Although the Cotopaxi volcano is no longer making headlines, towns near the 19,400-foot-high behemoth remain on alert for an eruption. Federal and local officials continue to warn residents that the volcano, 40 miles southeast of Quito, remains in an active phase and could erupt with little warning.
Cotopaxi is considered one of the world’s most dangerous volcanoes and geologists have warned that a large-scale eruption could kill tens of thousands. “If we have a recurrence of the magnitude of eruptions we have seen over the last several hundred years, hundreds of thousands of people could be killed,” says volcanologist Randal Ashland, who has studied Ecuador’s volcanoes since the 1980s. “Potentially, an eruption could be the most deadly natural disaster in human history.”
Quito’s office of municipal security says it is doing all it can to keep residents close to Cotopaxi prepared. “It is hard since people became complacent when the level of activity at the volcano declined last year,” says Juan Zapata, municipal director of security. “We have to keep repeating: the danger remains very real, please remain alert.”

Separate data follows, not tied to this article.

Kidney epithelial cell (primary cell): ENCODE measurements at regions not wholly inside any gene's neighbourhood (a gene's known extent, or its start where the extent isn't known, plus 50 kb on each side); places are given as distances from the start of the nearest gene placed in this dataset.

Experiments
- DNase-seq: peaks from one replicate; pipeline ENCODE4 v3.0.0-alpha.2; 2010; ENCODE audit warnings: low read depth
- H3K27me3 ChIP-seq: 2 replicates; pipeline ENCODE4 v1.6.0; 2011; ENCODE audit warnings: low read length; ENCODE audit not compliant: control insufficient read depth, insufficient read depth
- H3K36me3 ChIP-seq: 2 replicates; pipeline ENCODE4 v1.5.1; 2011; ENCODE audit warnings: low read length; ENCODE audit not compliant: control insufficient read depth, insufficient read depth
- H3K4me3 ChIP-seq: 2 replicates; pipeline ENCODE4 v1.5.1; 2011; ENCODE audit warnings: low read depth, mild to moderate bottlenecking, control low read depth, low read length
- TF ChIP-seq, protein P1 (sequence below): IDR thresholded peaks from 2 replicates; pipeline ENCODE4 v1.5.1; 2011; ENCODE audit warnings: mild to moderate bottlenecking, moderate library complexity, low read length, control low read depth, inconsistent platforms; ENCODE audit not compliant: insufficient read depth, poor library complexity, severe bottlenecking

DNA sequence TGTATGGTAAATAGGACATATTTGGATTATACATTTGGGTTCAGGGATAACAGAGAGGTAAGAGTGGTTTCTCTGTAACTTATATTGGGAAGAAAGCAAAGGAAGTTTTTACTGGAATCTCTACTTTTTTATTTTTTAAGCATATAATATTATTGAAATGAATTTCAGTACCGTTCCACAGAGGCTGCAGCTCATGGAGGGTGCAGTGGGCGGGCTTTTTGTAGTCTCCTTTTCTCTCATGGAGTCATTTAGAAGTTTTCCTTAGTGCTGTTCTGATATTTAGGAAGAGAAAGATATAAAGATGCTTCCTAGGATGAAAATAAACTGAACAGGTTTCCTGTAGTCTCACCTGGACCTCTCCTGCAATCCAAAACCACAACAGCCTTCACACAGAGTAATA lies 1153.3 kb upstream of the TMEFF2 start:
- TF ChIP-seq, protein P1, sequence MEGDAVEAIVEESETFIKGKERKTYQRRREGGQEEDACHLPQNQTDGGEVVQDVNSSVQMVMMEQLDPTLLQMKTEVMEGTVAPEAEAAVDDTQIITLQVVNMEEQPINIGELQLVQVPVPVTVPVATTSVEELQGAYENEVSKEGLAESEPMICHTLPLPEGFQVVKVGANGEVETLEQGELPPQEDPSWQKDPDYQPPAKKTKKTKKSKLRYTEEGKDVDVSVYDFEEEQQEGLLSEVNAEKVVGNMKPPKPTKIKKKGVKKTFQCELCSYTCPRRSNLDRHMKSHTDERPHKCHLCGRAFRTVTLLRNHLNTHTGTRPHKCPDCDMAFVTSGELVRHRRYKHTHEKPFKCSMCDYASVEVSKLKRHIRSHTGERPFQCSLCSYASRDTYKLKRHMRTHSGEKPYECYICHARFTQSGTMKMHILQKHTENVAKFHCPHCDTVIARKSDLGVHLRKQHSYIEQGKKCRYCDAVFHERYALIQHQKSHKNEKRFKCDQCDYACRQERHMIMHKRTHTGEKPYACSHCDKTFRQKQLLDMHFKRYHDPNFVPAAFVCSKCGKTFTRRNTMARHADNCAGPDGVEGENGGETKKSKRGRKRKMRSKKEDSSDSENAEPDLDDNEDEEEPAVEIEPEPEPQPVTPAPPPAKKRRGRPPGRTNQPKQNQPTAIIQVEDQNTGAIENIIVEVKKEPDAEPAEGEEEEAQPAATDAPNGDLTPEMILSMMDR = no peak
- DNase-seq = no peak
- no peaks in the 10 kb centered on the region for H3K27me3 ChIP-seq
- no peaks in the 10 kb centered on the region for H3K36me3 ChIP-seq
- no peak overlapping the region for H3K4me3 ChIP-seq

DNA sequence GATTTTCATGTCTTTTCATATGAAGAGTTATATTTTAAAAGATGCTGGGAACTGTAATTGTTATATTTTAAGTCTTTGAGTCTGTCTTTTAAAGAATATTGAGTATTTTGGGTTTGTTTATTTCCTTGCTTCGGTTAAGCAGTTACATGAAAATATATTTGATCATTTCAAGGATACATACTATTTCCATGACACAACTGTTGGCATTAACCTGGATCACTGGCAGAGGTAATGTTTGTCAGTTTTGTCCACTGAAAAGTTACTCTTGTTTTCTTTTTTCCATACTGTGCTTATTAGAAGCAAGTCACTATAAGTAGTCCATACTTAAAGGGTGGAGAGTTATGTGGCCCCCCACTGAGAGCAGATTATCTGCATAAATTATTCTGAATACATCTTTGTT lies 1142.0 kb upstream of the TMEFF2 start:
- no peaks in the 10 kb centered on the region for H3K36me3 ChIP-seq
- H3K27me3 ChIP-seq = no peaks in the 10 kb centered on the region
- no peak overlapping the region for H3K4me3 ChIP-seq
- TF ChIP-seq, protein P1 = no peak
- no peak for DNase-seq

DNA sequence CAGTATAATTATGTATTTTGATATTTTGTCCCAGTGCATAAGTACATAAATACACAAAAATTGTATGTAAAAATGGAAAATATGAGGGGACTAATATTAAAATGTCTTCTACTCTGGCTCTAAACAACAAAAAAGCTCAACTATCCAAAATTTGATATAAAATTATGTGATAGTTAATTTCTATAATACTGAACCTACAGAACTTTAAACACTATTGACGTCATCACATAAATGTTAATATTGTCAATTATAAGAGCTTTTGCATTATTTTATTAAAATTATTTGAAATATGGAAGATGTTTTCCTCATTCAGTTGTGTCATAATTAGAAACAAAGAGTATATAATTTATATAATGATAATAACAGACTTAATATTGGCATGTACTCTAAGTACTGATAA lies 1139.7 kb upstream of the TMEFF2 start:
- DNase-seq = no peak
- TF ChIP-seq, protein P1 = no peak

Zapata’s office will conduct a large-scale preparation drill this weekend in the Los Chillos Valley, east of Quito. The valley, which has become densely populated since the last large eruption of Cotopaxi 200 years ago, was a conduit for large lahars and lava flows over thousands of years. “Almost all the habitations in Los Chillos are built on lava and debris from past volcanic ertuptions,” he says. “People need to understand what this means.”
The weekend drill will be the 32nd since Cotopaxi reactivated in 2015 and involves all levels of government, Zapata says.
Plumes of steam and gas have been visible recently above Cotopaxi but Ecuador’s Geophysical Institute does not believe it indicates an immediate reactivation of internal activity. The institute says, however, that this could change within a matter of days.